At thirteen forty five our train begins to move, and, late
to board, what seats remain face not toward but from.
I shuffle off and fold my overcoat and sit, do battle
with a newspaper to find a decent page and settle down
Behind me, music hisses from a faulty earphone. A child
describes the passing fields; a city child surprised by space
and countryside, surprised by, look mum, cows and sheep.
Across the aisle a blue-haired lady with an open book
is fast asleep.
From where I sit, my awkward view is of the places
we have travelled through. What views await us are, as yet,
unknown, the present blurred, the past quite clear. I travel
backwards in a crowded train.
I sit with some who seem to travel backwards all their lives;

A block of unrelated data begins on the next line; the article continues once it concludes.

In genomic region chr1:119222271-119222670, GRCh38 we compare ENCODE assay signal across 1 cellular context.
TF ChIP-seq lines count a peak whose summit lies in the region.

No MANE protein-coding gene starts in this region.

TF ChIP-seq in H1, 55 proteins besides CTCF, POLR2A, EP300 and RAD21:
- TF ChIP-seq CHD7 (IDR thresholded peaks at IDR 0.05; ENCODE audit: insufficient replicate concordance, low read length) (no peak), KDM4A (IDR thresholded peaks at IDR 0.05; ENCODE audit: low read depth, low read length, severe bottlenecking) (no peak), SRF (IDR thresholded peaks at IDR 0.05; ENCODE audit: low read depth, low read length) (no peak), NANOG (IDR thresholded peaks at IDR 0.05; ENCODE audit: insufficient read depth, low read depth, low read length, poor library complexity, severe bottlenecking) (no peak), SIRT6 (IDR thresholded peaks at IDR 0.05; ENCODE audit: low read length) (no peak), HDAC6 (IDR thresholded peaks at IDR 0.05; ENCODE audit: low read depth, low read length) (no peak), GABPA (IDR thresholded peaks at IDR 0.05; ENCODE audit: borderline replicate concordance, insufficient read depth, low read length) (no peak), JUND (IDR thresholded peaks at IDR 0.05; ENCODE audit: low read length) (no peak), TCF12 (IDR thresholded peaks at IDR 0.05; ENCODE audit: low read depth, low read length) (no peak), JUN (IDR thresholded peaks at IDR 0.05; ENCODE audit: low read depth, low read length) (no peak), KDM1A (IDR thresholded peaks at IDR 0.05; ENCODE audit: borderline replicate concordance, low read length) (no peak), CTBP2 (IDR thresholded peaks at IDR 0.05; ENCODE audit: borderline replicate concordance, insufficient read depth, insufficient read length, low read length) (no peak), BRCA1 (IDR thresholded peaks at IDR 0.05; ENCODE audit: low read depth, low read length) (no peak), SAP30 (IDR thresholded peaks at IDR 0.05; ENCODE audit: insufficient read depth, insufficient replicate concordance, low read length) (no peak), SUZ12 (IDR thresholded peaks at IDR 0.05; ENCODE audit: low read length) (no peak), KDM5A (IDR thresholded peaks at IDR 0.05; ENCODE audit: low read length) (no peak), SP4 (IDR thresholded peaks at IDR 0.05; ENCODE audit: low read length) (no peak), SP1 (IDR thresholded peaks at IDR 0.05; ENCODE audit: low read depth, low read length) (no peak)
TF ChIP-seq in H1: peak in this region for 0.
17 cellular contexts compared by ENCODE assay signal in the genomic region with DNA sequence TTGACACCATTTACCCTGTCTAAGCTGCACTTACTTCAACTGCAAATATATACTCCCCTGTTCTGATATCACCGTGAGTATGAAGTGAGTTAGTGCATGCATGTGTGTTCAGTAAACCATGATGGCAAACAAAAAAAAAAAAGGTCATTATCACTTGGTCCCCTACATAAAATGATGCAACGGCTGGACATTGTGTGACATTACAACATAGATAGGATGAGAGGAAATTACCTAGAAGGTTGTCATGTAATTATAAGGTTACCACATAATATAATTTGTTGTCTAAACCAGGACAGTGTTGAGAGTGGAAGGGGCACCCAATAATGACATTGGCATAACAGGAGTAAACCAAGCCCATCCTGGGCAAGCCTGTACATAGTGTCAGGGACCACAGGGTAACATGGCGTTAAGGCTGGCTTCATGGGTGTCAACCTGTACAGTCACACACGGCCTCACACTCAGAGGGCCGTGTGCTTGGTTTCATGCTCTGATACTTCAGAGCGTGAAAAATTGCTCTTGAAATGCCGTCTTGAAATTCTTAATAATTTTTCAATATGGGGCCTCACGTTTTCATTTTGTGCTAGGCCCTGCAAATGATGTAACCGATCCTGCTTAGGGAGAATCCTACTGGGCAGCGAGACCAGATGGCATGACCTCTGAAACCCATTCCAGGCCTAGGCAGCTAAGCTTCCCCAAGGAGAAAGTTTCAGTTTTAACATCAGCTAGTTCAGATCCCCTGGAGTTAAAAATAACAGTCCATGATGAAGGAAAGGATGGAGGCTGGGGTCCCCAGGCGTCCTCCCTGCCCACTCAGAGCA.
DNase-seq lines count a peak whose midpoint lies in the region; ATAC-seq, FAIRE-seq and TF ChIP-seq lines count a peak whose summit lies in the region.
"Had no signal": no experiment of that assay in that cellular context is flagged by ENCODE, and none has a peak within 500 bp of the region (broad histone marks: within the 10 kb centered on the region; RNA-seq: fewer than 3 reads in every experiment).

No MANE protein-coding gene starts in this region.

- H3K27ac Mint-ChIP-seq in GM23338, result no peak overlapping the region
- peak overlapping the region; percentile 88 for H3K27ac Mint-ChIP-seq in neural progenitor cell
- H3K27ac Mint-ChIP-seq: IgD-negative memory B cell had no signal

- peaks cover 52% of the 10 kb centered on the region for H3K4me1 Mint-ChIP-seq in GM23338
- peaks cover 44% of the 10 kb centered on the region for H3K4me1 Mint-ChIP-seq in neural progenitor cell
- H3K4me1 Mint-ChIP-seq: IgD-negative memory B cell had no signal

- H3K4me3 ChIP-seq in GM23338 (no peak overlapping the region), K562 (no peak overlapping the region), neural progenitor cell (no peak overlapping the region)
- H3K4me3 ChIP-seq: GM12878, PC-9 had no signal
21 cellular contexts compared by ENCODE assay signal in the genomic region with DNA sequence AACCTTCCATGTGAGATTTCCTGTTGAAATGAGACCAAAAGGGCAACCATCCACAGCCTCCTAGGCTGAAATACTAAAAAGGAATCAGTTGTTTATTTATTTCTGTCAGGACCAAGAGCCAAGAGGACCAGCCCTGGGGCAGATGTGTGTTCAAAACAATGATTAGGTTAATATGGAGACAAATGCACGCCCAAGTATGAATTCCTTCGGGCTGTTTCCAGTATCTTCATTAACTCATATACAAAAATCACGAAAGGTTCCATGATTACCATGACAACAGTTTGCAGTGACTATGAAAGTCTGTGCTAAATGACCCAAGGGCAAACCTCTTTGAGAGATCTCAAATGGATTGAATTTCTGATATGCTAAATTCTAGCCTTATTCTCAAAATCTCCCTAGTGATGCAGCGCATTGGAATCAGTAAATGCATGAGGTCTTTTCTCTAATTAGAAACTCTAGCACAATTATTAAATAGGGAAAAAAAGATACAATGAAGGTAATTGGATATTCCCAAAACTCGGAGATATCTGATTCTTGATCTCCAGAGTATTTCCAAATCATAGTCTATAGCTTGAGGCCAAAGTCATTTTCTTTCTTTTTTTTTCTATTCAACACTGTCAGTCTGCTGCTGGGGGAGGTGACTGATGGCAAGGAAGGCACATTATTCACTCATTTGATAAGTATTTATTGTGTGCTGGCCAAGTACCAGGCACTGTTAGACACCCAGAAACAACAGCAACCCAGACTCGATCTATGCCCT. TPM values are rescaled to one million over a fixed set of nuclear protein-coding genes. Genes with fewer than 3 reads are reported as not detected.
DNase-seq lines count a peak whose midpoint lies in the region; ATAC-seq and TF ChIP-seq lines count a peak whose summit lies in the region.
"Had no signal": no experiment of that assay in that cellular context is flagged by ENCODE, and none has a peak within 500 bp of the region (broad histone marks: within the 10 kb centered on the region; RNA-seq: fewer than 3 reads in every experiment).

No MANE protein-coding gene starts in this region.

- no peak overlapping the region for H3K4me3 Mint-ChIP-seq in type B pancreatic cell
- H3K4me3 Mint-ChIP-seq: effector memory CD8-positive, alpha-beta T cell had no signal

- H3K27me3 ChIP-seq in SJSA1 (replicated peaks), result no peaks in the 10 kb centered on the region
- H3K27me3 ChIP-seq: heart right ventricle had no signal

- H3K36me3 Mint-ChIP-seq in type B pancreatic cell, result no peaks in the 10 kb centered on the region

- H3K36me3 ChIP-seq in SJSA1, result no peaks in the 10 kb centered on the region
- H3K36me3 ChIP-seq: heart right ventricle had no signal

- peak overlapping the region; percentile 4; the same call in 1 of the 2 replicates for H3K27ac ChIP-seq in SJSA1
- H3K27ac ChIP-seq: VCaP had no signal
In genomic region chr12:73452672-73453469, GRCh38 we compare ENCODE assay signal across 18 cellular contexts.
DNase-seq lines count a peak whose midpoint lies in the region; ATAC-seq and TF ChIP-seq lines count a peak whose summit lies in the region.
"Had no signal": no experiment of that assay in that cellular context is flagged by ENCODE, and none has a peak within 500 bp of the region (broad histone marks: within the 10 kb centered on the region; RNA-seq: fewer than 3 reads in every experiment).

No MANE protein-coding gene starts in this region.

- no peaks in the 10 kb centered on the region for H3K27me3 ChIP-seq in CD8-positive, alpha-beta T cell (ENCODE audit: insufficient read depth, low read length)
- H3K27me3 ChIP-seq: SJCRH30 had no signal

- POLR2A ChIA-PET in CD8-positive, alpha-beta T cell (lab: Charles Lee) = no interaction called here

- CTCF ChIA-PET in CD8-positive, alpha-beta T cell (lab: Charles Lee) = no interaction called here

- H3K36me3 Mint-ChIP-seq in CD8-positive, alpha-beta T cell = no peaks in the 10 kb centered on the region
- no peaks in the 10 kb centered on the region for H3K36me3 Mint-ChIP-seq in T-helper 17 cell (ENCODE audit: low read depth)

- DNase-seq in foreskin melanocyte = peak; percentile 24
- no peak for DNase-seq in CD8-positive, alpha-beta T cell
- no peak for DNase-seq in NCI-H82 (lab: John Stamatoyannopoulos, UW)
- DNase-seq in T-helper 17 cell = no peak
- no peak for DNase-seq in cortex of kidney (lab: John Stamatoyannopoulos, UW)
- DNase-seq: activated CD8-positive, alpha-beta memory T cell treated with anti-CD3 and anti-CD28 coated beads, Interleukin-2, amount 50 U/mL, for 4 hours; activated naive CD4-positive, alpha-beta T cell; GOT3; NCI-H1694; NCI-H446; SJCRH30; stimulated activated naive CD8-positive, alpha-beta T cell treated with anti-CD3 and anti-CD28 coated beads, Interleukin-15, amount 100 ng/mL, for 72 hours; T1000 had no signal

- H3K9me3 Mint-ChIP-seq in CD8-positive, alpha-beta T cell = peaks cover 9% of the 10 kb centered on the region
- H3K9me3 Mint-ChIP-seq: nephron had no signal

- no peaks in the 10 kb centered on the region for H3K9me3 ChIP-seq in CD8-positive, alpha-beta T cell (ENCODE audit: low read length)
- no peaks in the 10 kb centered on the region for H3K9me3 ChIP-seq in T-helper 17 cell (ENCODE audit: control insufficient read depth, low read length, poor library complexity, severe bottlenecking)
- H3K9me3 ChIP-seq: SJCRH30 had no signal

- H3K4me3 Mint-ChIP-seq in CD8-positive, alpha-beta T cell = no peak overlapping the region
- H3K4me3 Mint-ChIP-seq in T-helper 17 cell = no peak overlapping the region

they sit asleep or read with children counting sheep and cows.
For them and me, perhaps, what was and what is now
are somehow all there is.
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Comments about this poem (Travelling Backwards by Brian Wake )
(March 26, 1874 – January 29, 1963)
(4 April 1928 - 28 May 2014)
(1 February 1902 – 22 May 1967)
Edgar Allan Poe
(19 January 1809 - 7 October 1849)
(12 July 1904 – 23 September 1973)
(16 August 1920 – 9 March 1994)
(27 October 1914 – 9 November 1953)
(31 May 1819 - 26 March 1892)
James Weldon Johnson
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